The Prison Policy Initiative’s research and advocacy is at the center of the national conversation about criminal justice reform and over-criminalization. Because essential national and state level data is often completely inaccessible, the Prison Policy Initiative’s insightful data analysis and powerful graphics help fill these gaps to bring in new supporters and help other movement leaders achieve their goals.
WHO WE ARE
Peter Wagner co-founded the Prison Policy Initiative in 2001 to document and publicize how mass incarceration punishes our entire society. Our staff members shape national reform campaigns from our office in Western Massachusetts.
OUR BIGGEST VICTORIES
The Prison Policy Initiative is known for delivering big results with a small budget, including:
– Empowering our movement with the big picture with Mass Incarceration: The Whole Pie. This ground-breaking report assembles data on everyone who is incarcerated or confined in different kinds of prisons, jails, and other correctional and detention facilities in the U.S. The main graphic has become the most widely-used visual in the field.
– Giving advocates in every state — even those with relatively progressive policies — the message, data and visuals they need to show that their state’s use of incarceration is out of line with the international community.
– Bringing fairness to the prison and jail phone industry. Some children had to pay $1/minute for a call home from an incarcerated parent. Our research and advocacy led the Federal Communications Commission to lower the cost of calls home from prisons and jails.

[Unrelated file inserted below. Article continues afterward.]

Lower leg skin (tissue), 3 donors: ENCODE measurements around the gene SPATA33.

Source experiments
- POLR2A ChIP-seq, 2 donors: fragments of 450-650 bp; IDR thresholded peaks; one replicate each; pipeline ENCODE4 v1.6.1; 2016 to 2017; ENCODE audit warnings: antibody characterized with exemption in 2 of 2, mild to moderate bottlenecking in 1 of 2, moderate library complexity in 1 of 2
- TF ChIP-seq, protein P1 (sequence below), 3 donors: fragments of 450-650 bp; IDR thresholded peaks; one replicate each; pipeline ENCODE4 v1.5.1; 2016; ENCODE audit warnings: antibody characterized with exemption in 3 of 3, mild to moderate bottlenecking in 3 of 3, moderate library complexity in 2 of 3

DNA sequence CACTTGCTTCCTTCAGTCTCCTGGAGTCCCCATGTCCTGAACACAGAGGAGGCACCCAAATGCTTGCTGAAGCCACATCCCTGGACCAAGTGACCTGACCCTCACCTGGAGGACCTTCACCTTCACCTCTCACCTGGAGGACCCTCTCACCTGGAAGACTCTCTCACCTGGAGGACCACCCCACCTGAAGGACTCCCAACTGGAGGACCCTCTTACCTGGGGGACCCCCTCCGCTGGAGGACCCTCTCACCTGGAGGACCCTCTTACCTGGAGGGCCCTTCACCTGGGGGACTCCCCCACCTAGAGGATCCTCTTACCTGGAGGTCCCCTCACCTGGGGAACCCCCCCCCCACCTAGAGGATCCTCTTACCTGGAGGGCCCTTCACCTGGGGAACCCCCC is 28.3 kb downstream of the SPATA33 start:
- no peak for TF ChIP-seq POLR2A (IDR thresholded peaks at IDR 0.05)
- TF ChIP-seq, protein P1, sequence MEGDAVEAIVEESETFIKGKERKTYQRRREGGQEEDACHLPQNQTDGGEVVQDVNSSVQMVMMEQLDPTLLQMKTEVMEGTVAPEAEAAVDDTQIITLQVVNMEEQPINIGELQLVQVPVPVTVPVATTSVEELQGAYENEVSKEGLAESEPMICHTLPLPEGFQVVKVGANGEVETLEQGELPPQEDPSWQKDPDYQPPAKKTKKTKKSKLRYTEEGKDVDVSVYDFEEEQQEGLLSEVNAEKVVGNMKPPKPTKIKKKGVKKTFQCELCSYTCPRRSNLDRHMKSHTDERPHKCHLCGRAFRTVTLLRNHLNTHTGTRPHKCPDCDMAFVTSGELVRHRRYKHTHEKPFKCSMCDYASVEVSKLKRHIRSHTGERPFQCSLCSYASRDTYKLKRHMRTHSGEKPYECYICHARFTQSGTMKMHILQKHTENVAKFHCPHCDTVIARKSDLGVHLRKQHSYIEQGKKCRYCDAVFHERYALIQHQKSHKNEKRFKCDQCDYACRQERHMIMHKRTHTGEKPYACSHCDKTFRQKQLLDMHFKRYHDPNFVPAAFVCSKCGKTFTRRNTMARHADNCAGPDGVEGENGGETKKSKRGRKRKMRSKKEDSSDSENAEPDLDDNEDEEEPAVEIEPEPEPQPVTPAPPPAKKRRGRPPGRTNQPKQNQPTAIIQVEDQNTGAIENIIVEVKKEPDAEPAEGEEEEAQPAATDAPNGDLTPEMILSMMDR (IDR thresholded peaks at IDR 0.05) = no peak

– Demonstrating that incarceration in every state — even those with relatively progressive policies — is out of line with the international community with the report and interactive graphic States of Incarceration: The Global Context.
– Protecting our democracy from the undue influence of the prison system. Our campaign against prison gerrymandering has changed how legislative districts are drawn in nine states and 200+ municipalities.
– Protecting family visits from the predatory video call industry that seeks to replace traditional in-person visits with expensive video chats. We’ve put this predatory industry on the national agenda and we’ve won in Massachusetts, California, Texas, Illinois, and Portland, Oregon.
When the federal government stopped publishing state-level racial disparity data for prisons and jails in 2006, we found a way to fill that gap and give state-advocates the data they need to hold their state accountable.
The Prison Policy Initiative's publications include "Importing Constituents: Prisoners and Political Clout in New York", "Why the Census Bureau can and must start collecting the home addresses of incarcerated people", and "Phantom constituents in the Empire State: How outdated Census Bureau methodology burdens New York counties". It has also published the Democracy Toolkit , an internet tool designed for rural democracy activists, allowing them to use PPI's research procedures to study their own communities.